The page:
AM: Let’s consider people in the middle of the income distribution with a pre-retirement income of around $45,000. For someone retiring right now, it will replace about forty percent of that income.

TL: Isn’t the replacement rate going to go down, meaning that Social Security will replace less income?

AM: Yes, when the changes mandated by the 1983 amendments gradually increasing the retirement age to sixty-seven are fully in effect, beneficiaries can expect Social Security to replace less of their income. For workers in the middle of the income distribution, it will replace thirty-six percent.

TL: If the retirement age were increased to seventy, what would the replacement rate be for those workers?

AM: About thirty percent.

TL: Won’t people be at even greater risk of not having enough income?

AM: Yes. The National Retirement Risk Index published by the Center measures the percentage of working age households who, at retirement, are at risk for not maintaining their pre-retirement standard of living. Using a lot of conservative assumptions, we found that based on 2004 data, 43 percent of households were at risk. After the stock market crash and the economic collapse two years ago, 51 percent were. That’s an extraordinarily high number.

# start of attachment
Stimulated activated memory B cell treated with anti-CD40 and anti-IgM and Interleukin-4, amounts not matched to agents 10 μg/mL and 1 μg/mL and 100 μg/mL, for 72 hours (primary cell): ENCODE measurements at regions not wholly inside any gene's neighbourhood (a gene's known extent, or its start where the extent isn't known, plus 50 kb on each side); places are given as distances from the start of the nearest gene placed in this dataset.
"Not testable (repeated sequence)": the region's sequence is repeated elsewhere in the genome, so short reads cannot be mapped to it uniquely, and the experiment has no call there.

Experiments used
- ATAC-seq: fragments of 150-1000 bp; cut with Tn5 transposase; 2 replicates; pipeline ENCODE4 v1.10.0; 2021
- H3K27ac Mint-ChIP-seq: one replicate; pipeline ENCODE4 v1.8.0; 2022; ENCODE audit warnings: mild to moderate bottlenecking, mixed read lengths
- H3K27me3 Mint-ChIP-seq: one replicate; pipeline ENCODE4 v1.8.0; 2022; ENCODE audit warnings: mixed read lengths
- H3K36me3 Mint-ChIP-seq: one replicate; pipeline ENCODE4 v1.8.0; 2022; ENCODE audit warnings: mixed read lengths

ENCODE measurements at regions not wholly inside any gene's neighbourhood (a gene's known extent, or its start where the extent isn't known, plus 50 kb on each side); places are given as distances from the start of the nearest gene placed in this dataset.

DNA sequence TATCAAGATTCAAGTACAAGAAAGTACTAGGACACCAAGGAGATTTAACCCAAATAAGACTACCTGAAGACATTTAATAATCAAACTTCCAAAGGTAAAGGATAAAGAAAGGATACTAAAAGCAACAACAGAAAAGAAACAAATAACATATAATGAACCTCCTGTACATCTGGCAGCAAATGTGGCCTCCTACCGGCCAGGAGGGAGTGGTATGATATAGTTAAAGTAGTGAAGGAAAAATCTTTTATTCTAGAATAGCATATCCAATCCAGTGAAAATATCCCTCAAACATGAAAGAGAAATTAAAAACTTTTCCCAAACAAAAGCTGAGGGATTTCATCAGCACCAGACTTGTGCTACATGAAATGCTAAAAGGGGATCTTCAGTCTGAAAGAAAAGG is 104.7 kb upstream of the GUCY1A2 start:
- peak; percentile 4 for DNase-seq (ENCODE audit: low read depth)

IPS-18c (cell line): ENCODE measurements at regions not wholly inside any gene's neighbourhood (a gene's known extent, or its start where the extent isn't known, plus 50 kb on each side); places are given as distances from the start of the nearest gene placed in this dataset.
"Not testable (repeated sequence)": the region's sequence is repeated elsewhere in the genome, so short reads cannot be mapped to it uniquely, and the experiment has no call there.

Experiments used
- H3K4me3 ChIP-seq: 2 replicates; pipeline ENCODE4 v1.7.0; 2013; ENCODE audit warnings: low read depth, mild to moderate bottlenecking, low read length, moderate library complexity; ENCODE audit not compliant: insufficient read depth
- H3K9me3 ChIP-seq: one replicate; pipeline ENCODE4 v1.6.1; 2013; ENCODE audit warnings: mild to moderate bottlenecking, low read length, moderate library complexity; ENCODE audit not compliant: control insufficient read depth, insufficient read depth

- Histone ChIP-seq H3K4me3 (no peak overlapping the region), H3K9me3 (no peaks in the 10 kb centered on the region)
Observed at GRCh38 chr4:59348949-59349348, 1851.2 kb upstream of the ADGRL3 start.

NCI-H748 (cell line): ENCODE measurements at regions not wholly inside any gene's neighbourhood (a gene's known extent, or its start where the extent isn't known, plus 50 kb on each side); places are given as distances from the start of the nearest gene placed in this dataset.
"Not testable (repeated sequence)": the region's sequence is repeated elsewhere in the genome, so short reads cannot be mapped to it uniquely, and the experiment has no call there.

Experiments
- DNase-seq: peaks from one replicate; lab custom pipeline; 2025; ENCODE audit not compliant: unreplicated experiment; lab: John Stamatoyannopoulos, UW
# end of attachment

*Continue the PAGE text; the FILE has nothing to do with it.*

TL: Social Security was always considered one leg of the three-legged stool of retirement income. Can people count on help from the other two legs—private pensions and personal savings?

AM: Not really. Let’s first look at employer-sponsored pension plans. At any one moment in time, only half the people in the private work force has any pension plan like a defined benefit plan or a 401(k) plan. Pension coverage is much higher in the government sector where about 80 percent of workers have a plan. The percentage of workers with any type of employer-sponsored pension has not changed, but the nature of the plan has changed dramatically.

TL: How so?

AM: We’ve gone from defined benefit plans that pay a benefit for the life of the retired worker to 401(k) plans where people accumulate a sum of money and are responsible for providing their own retirement income.

TL: Is that a bad thing?

AM: Yes, that’s a bad thing. I’m not saying defined benefit plans were perfect. You had to stay in a job a long time to get the full benefit and that doesn’t happen anymore. But defined contribution plans have a serious drawback, in that they transfer all risk and responsibility to the individual workers, and people make mistakes every step along the way, from failing to participate in a plan, to investing unwisely, to trying to manage their own lump sum in retirement.